When during the medieval period Christians happened to stumble upon meetings of our Order, which were usually held outdoors and at night, they often saw a creature with horns dancing around the fire. What they saw was not a superhuman being at all, hut merely the high priest portraying the god as has been done for centuries. Due to the teaching of the church, however, that the Devil was a real, existing being, these observers allowed their imagination to convince them that they hd actually seen the Devil. When they went back to their priest and reported what they had seen, he in turn encouraged their imagination by convincing them they had seen Satan himself. (Remember, too, that most people in this period could neither read nor write and thus did not know why the church came to believe in the Devil.) So it was that the idea arose of the existence of the Devil as ?god of the witches.?

The next item for discussion is the idea of a pact wth the Devil. As we described in a previous lesson, one of the requirements of membership in the mysteries was that of initiation. Those outside believed that witches had signed a pact with the Devil in which they had promised to give their soul in return for a period of prosperity, usually seven years. Nothing could actually be further from the truth.

While the cult has always required that the initiate sign an agreement to support and not to betray its secrets, this agreement has nothing to do with the soul of the would-be witch!
Once again, the high priest, as representative of the god of the coven, might ask for a pledge of loyalty, much in the same way that a modern priest requests a restatement of faith though the reciting of the Apostles? Creed. This pledge, however, during the early period in our history, was seldom written because few persons could read and write. Once again we see how a mistaken idea can create a great misconception in the minds of those who do not understand.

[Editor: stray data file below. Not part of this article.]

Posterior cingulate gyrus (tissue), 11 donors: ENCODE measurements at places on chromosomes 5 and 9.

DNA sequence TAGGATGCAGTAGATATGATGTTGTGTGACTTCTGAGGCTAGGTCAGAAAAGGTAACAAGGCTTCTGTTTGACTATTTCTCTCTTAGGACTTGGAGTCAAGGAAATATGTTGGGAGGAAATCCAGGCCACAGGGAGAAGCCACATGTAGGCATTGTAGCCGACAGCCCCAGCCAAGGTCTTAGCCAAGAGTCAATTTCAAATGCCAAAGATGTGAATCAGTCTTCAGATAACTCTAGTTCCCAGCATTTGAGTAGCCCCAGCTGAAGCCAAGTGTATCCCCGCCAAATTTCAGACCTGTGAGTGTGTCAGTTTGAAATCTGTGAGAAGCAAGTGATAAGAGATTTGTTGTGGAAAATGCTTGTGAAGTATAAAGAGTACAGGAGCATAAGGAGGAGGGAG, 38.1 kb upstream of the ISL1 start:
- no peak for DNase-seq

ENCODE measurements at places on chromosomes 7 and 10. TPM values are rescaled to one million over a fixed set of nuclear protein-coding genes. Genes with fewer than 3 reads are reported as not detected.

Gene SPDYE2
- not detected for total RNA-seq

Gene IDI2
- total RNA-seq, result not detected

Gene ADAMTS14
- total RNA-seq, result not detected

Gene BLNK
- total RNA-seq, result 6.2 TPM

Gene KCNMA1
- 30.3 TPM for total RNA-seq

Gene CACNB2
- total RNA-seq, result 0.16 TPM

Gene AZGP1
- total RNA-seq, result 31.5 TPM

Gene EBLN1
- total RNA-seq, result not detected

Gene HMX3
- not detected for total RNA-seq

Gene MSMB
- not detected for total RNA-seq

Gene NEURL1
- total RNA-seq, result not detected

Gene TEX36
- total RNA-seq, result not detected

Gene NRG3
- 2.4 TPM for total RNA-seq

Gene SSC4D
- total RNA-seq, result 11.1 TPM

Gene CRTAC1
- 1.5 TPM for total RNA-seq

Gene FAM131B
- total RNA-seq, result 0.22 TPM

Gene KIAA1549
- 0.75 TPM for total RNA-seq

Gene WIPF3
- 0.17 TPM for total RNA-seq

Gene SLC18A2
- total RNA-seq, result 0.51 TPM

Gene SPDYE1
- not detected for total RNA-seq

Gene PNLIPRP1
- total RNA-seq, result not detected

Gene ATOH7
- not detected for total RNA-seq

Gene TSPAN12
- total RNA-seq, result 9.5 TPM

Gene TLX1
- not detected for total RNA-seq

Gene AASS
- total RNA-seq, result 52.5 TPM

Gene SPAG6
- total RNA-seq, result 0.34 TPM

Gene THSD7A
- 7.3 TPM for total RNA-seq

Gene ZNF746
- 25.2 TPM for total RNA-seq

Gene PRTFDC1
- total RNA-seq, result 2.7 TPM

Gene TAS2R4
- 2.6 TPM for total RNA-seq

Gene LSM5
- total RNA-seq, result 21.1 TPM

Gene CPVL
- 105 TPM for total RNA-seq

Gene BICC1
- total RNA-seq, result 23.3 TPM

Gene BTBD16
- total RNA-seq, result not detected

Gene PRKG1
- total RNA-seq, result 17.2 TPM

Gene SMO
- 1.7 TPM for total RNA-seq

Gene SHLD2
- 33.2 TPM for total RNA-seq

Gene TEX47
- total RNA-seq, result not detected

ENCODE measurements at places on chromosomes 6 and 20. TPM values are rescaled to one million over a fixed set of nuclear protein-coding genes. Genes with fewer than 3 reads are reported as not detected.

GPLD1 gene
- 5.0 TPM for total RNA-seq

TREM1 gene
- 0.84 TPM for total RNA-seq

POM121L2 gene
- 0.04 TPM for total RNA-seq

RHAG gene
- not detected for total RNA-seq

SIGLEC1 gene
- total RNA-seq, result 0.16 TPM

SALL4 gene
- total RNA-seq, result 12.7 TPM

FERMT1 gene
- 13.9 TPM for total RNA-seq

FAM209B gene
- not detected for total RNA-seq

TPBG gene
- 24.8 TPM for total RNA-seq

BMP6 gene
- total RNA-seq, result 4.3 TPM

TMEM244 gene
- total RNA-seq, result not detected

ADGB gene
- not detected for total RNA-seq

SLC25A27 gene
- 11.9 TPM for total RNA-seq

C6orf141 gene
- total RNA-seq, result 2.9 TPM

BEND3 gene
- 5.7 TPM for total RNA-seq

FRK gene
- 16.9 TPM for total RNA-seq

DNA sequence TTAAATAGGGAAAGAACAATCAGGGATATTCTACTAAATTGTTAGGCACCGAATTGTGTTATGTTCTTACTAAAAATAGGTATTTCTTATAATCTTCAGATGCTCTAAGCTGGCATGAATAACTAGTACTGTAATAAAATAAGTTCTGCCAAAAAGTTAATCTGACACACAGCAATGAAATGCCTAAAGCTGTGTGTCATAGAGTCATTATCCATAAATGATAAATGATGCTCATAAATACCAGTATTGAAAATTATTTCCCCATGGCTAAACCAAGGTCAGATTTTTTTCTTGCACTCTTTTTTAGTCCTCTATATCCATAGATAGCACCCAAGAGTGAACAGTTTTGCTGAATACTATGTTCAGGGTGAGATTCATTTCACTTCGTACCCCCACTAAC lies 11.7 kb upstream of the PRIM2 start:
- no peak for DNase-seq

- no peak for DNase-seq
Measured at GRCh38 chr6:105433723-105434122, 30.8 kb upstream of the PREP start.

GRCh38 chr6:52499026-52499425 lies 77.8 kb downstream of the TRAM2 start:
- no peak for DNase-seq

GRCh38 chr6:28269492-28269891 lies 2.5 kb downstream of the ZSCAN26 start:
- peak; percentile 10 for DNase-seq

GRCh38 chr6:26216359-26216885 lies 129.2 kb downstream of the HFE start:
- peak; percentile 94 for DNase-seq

Exercise 5
To continue the development of your power to concentrate, try the following at least once daily.
Collect a group of small items, such as a pencil, a comb, a button, a bottle cap, some paper clips, and similar objects, and take them to a quiet room in which you have placed a comfortable chair.

Pick up each item in turn, hold it in your hand, and carefully study the way it appears. Carefully note any scratches, dents, the color, the texture?everything about it.
Now close your eyes, relax your body, and try to picture in your mind exactly how the item looks. See every detail of the item, and try to hold this picture as long as you can.
After doing this with each item, close your eyes once again, and try to picture every item you have seen, one after the other.
Remember that these practices will enable you to become all you wish to be. Do not pass by these exercises. They will build within you something of great value.

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rob
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« Reply #1 on: April 27, 2010, 10:05:59 PM »

When one has completed all 5 exercises, please make a comment in this thread.
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rob
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« Reply #2 on: April 27, 2010, 10:10:42 PM »

The next lesson requires the skills of the past 5 lessons.
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mzesy
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« Reply #3 on: April 28, 2010, 02:42:45 PM »

Lesson 5


With the rise of Christianity, Satan was transformed into the Devil



Yes, and some people say how it is absurd, because if you are follower of satanizam you are also usually opposite Christianity and satanizam come on scene thought  confrontation with Christianity and probably with out it would not be on scene anyway, especial not in this way…so it give to think to all sides….


I only read this lesson 5 for now  Grin
« Last Edit: April 28, 2010, 02:47:07 PM by mzesy » Logged